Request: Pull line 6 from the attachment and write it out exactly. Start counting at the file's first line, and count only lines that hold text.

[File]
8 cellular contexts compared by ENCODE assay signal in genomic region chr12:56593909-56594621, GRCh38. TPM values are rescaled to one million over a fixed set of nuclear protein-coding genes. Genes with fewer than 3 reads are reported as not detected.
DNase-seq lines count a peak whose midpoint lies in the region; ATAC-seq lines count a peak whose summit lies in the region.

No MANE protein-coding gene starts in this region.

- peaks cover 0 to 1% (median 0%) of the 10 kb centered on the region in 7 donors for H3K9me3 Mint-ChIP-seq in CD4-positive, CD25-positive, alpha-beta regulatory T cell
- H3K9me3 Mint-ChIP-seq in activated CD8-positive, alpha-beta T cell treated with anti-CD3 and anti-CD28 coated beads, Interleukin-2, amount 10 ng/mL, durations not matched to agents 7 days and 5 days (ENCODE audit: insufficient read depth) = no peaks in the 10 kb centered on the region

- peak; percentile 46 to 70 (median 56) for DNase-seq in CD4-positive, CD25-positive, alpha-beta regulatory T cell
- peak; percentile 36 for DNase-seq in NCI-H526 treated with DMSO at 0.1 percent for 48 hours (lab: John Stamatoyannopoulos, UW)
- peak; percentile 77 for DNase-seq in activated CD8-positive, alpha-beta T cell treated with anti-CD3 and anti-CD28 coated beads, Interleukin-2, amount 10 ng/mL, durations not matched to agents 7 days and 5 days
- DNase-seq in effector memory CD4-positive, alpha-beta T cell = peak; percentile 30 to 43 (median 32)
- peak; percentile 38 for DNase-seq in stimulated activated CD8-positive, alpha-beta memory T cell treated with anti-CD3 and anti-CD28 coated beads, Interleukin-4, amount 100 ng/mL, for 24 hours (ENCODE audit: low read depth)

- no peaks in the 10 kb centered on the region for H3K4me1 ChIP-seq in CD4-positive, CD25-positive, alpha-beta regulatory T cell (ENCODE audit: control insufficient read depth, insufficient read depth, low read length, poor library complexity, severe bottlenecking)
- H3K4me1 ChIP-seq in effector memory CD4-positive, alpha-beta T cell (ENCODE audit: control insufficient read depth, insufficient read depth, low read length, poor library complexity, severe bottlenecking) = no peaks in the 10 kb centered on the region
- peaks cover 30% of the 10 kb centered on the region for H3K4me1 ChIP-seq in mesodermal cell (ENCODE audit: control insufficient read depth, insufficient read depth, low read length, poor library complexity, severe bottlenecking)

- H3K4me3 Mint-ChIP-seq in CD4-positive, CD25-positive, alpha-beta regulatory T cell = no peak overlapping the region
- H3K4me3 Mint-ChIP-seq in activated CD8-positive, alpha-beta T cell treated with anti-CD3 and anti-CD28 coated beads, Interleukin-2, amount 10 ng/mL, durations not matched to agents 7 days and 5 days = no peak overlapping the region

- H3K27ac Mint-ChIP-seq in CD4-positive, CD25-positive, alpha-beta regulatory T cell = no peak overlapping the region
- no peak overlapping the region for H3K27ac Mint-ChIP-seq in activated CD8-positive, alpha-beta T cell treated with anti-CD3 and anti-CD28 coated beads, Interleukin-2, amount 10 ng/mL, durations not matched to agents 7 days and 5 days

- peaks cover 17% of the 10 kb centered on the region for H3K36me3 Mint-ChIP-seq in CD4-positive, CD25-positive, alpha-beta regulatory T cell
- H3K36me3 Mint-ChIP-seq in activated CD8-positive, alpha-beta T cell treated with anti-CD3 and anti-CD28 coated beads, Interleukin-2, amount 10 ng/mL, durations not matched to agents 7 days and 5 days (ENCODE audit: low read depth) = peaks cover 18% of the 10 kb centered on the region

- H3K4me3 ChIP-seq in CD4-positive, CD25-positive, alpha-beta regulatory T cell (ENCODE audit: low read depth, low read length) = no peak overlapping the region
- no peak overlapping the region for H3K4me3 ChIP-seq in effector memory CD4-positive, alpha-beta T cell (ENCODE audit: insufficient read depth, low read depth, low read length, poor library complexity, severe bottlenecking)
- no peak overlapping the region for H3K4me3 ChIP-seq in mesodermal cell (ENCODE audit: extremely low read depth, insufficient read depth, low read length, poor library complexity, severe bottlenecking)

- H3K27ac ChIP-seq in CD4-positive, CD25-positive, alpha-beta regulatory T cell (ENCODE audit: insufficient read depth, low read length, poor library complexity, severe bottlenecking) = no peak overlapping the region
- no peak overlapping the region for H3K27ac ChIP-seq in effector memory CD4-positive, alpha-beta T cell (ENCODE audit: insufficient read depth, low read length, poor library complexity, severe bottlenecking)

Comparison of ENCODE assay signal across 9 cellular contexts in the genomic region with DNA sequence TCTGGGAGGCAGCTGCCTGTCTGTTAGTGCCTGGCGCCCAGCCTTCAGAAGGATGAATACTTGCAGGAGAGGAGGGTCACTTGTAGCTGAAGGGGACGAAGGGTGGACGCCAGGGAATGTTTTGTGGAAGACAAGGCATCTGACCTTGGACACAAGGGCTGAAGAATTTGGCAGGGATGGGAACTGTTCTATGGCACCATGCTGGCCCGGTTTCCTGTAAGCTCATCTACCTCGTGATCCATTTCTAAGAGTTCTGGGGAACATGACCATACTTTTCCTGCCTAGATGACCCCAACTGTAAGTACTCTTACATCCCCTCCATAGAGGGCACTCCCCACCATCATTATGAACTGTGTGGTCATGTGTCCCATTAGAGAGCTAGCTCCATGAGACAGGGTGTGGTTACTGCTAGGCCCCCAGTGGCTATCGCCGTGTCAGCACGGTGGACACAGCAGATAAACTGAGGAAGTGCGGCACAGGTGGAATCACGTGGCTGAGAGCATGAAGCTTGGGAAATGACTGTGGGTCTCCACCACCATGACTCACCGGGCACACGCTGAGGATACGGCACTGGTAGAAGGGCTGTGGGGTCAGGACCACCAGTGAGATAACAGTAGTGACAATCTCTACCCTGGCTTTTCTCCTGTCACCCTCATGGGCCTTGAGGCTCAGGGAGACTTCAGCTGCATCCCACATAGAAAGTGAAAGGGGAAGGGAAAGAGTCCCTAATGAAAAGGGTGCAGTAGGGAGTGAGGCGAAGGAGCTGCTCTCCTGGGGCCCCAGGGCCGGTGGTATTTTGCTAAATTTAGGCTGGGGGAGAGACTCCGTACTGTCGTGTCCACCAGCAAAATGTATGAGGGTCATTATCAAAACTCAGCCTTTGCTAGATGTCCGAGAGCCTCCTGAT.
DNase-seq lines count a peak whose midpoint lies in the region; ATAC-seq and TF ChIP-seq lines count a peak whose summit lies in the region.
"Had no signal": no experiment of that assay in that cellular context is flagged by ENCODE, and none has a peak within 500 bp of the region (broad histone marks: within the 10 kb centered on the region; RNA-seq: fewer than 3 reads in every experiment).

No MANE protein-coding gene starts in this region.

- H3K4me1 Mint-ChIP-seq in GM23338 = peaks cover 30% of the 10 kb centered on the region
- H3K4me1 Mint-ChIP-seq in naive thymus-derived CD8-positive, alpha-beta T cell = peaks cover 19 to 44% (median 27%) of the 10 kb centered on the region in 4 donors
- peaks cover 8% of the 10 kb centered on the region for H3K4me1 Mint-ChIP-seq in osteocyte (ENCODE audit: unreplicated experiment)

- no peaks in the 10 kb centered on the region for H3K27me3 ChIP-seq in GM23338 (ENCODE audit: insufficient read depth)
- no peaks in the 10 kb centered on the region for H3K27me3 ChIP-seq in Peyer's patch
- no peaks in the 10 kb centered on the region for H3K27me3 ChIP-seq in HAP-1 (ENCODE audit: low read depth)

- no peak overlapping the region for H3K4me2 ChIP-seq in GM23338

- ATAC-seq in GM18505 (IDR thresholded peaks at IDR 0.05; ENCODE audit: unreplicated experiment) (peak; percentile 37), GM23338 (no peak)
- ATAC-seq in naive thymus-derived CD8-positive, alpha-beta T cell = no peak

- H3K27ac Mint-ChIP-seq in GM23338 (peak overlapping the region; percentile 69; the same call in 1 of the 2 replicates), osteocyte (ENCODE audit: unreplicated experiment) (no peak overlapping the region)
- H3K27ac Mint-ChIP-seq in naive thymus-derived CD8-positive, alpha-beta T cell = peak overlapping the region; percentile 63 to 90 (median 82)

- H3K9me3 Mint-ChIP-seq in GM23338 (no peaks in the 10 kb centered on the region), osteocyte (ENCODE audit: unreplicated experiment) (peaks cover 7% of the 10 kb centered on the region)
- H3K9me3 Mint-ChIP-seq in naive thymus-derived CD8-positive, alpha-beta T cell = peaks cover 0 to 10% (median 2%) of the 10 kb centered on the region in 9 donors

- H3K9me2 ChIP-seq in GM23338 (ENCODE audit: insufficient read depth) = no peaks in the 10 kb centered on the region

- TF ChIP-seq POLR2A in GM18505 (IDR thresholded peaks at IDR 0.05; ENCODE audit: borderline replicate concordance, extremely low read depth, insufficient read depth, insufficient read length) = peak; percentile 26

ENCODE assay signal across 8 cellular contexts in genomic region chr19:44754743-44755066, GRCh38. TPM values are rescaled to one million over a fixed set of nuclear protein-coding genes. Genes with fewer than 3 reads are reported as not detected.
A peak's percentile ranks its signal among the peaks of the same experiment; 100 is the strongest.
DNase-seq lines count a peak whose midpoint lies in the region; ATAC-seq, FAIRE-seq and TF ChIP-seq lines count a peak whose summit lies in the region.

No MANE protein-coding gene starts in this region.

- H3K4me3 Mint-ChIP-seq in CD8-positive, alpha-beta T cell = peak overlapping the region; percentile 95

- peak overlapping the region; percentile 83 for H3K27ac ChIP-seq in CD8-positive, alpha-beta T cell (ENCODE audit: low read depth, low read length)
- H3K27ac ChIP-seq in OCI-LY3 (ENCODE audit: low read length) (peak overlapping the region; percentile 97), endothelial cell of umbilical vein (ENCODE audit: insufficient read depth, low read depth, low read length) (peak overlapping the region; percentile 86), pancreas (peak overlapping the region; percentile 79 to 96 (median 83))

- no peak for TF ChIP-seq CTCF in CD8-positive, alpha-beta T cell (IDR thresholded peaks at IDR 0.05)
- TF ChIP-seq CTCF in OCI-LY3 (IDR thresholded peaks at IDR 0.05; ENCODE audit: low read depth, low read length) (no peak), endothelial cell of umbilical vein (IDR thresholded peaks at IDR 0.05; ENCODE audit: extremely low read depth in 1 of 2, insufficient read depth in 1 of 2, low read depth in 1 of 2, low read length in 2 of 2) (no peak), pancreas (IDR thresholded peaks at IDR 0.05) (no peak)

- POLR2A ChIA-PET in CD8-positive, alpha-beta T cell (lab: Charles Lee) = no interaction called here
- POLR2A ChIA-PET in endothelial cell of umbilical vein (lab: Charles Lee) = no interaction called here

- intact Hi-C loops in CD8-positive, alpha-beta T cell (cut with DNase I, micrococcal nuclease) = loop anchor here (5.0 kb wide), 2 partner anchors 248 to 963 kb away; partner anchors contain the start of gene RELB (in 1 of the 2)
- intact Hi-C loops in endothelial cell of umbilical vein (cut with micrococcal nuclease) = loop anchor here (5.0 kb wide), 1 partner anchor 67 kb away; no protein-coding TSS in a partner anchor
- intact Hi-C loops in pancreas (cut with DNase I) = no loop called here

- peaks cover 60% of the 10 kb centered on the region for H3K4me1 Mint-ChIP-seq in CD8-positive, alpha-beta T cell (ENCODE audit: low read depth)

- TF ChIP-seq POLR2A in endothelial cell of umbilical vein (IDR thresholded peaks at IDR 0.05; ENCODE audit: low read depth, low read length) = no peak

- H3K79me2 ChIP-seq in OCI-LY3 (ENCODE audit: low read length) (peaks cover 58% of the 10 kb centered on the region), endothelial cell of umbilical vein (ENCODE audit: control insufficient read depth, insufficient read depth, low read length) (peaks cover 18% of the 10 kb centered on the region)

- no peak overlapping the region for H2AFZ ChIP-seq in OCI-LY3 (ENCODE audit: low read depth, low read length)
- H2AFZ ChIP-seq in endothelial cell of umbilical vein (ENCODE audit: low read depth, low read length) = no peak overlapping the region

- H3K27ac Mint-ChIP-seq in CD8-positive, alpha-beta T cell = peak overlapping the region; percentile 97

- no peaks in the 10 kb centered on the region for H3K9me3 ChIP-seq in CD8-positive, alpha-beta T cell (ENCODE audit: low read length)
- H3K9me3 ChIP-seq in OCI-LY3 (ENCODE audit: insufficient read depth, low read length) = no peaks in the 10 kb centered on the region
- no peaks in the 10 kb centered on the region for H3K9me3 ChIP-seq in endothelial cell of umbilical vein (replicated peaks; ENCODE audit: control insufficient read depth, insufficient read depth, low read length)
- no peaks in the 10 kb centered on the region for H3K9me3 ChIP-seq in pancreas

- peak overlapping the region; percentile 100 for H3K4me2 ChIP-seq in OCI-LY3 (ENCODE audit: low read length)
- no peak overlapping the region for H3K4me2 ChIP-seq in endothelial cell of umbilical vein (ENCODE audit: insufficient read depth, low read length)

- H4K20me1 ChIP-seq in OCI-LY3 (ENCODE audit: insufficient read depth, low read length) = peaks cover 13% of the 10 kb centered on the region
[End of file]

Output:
- peak; percentile 46 to 70 (median 56) for DNase-seq in CD4-positive, CD25-positive, alpha-beta regulatory T cell